2 -

An example of coexistence with legacy UMTS Low Chip-Rate (LCR) TDD system is shown in Figure 4 where switching point alignment between the two systems is illustrated.

Figure 4. Coexistence with LCR-TDD UMTS system. Obviously, to minimize the number of special subframe patterns to be supported, not all legacy TDD configurations can be supported. For LCR-TDD configurations, Table 3 was designed to provide co-existence with the 5DL:2UL and 4DL:3UL LCR-TDD splits which are generally viewed as the most common deployment configurations. A. Downlink Pilot Time Slot The central design philosophy is to treat the DwPTS as a regular but shortened downlink subframe. As a result, it always contains reference signals and control information like a regular downlink subframe, and may carry data transmission at the discretion of the scheduler. In addition, it also contains the primary synchronization signal (PSS) used for downlink synchronization. An illustration of the DwPTS structure is shown in Figure 5.

Figure 6. RACH in UpPTS. Within each random access region, 64 preambles are available for use. In [7], the signal-to-noise requirement for this RACH format was shown to be approximately -9.5 and -1.8dB under AWGN and Typical Urban channels, respectively. These required operating points are relatively high and therefore this format can only be supported in cells with high signal-to-noise ratios. C. Guard Period The guard period denotes the switching point between downlink and uplink transmission and its length determines the maximum supportable cell size. For LTE, cell size of up to 100 km must be supported, requiring a guard period of approximately 666.7 s. This is possible by choosing Format 0 in Table 3 for the special subframe. V. TDD SYSTEM DESIGN Due to the need to support numerous UL/DL allocations, TDD design must allow for greater flexibility and robustness. This section describes design challenges inherent to TDD operation and summarizes solutions employed in LTE. Note

Figure 5. DwPTS structure. In Figure 5, it is seen that the secondary synchronization signal (SSS) is transmitted on the last symbol of subframe 0. The PSS is transmitted on the third OFDM symbol in DwPTS to allow the same reference signal placement in the DwPTS as in other downlink subframes. This, however, will result in small degradation of cell search performance using coherence detection at very high vehicular speed due to channel variations.

that some concepts presented here are only preliminary as not all TDD system design aspects have been finalized. A. Downlink Control Design In LTE, downlink control signalling serves three main purposes ­ to indicate the size of the control region, provide downlink ACK/NACK, and provide signalling related to scheduling assignments and power control. For TDD, several issues were considered as described below. One important design criteria was to ensure that the maximum size of the downlink control region for FDD (3 OFDM symbols per subframe) was large enough to provide all the control signalling needed for the different downlink-uplink TDD allocations. For the uplink-asymmetric allocation, each control region must address several uplink subframes in addition to its own downlink subframe. However, by utilizing several control overhead reduction techniques, it is expected that the current design will be sufficient. For instance, scheduling grant addressing may span up to two uplink subframes using a 2-bit sub-frame indicator. In coverage-limited scenarios, uplink users can be scheduled aggressively and then rely on non-adaptive HARQ re-transmissions which do not require additional grants. Naturally, timing of the downlink acknowledgement is variable based on the UL/DL configuration. For PUSCH transmissions in subframe n, Node-B will transmit the acknowledgment in subframe n+k, where k is given in Table 4. This allows for at least 3ms processing time at the Node-B. Table 4. Downlink ACK/NACK timing index k for TDD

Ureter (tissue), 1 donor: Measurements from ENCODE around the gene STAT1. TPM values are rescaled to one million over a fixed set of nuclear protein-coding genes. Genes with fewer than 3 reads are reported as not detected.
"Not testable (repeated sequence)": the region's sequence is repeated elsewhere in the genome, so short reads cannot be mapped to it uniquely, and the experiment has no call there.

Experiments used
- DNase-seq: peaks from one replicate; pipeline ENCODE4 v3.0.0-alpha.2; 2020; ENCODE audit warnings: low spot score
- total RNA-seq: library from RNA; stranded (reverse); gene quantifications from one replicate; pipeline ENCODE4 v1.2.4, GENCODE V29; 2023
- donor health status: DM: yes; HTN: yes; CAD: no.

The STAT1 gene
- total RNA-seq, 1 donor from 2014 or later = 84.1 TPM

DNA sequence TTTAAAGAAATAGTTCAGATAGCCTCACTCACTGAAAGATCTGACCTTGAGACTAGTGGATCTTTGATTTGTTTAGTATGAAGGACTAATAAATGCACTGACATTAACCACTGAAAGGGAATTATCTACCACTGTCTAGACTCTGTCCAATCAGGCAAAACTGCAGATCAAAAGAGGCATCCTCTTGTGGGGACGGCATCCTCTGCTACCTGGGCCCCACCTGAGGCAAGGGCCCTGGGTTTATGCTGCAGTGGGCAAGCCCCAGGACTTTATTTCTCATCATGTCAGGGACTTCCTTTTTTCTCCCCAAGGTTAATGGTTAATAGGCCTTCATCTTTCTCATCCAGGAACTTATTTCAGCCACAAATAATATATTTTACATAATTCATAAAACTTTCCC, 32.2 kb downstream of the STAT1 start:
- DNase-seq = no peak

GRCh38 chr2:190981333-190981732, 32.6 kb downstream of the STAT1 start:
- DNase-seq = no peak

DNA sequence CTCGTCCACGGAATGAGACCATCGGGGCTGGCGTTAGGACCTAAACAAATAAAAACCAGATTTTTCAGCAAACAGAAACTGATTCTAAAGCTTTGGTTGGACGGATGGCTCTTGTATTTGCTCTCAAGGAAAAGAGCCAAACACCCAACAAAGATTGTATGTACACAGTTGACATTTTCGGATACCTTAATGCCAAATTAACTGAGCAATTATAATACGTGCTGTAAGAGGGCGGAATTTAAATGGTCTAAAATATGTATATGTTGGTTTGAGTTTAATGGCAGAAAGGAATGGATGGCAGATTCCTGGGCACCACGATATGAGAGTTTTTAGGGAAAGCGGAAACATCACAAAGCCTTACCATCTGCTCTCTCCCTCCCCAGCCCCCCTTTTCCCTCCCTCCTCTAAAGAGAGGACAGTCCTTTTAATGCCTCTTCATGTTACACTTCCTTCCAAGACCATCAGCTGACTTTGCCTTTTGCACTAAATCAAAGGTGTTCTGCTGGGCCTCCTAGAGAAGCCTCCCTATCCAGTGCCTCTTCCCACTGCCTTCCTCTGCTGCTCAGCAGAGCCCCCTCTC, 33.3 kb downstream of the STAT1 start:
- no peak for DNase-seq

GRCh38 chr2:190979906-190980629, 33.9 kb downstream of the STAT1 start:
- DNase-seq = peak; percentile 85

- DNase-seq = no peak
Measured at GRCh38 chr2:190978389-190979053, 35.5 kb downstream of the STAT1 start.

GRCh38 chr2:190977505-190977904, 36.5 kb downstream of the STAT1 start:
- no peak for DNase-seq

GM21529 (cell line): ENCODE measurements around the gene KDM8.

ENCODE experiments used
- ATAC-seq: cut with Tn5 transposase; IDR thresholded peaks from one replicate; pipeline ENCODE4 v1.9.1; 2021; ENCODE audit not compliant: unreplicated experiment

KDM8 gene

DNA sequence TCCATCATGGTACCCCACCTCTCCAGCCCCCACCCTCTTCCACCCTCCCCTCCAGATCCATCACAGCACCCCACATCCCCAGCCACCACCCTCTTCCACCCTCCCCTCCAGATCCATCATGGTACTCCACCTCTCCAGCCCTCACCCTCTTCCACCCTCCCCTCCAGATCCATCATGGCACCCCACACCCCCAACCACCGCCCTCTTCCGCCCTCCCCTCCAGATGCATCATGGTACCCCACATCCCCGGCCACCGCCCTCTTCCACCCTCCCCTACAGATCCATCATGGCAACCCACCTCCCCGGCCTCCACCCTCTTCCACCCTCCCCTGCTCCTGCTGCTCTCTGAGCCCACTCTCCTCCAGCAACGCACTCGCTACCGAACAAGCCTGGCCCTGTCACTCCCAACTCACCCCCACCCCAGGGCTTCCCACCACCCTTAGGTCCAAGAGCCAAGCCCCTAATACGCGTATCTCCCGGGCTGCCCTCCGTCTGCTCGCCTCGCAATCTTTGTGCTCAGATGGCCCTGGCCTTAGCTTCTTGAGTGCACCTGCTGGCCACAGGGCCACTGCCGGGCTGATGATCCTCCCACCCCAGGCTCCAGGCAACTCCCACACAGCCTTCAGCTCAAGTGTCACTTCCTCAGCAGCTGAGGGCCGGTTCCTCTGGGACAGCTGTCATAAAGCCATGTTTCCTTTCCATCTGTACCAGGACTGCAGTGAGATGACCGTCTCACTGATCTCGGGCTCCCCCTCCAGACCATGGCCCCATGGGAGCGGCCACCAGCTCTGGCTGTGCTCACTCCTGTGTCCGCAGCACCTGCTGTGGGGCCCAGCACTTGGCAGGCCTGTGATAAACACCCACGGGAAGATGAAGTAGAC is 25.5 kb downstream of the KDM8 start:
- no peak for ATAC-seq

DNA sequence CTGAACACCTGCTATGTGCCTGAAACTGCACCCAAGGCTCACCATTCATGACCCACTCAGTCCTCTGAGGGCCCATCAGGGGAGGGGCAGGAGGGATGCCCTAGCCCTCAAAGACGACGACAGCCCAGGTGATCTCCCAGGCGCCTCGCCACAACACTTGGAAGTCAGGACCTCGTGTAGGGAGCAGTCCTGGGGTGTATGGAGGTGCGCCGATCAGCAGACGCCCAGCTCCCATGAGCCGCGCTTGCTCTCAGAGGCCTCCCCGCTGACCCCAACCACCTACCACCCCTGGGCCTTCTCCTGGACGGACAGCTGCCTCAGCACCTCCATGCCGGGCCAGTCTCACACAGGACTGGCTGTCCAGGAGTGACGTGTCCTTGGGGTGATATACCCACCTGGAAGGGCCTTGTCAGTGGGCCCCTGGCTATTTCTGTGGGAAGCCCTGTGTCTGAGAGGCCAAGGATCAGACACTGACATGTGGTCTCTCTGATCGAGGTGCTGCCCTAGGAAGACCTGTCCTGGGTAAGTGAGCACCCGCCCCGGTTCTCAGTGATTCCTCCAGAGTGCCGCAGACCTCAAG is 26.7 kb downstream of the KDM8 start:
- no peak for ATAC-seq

TDD UL/DL Configuration 0 1 2 3 4 5 6 subframe index n 0 1 2 4 4 6 6 6 6 4 3 7 6 6 6 6 4 6 6 6 5 6 7 4 4 6 4 8 7 6 7 9 6 -

For instance, with 2UL:2DL+DwPTS configuration, some uplink subframes must carry acknowledgements for two downlink subframes as shown in Figure 7. In this case, the UE must aggregate all the acknowledgements and transmit only on one uplink channel in order to preserve single-carrier property. Table 5. Uplink ACK/NACK timing index k for TDD

TDD UL/DL Configuration 0 1 2 3 4 5 6 subframe index n 0 4 7 7 4 12 12 7 1 6 6 6 11 11 11 7 2 3 4 9 4 4 8 8 8 5 4 7 7 7 7 7 7 6 6 6 6 6 7 6 7 7 6 6 5 8 4 5 5 4 9 4 8 5 4 13 5

For UEs with good coverage, there should be no issue in transmitting multiple acknowledgments in order to allow individual feedback for each H-ARQ process. However, details for multiple acknowledgments have not been finalized and this feature may be deferred to future LTE releases.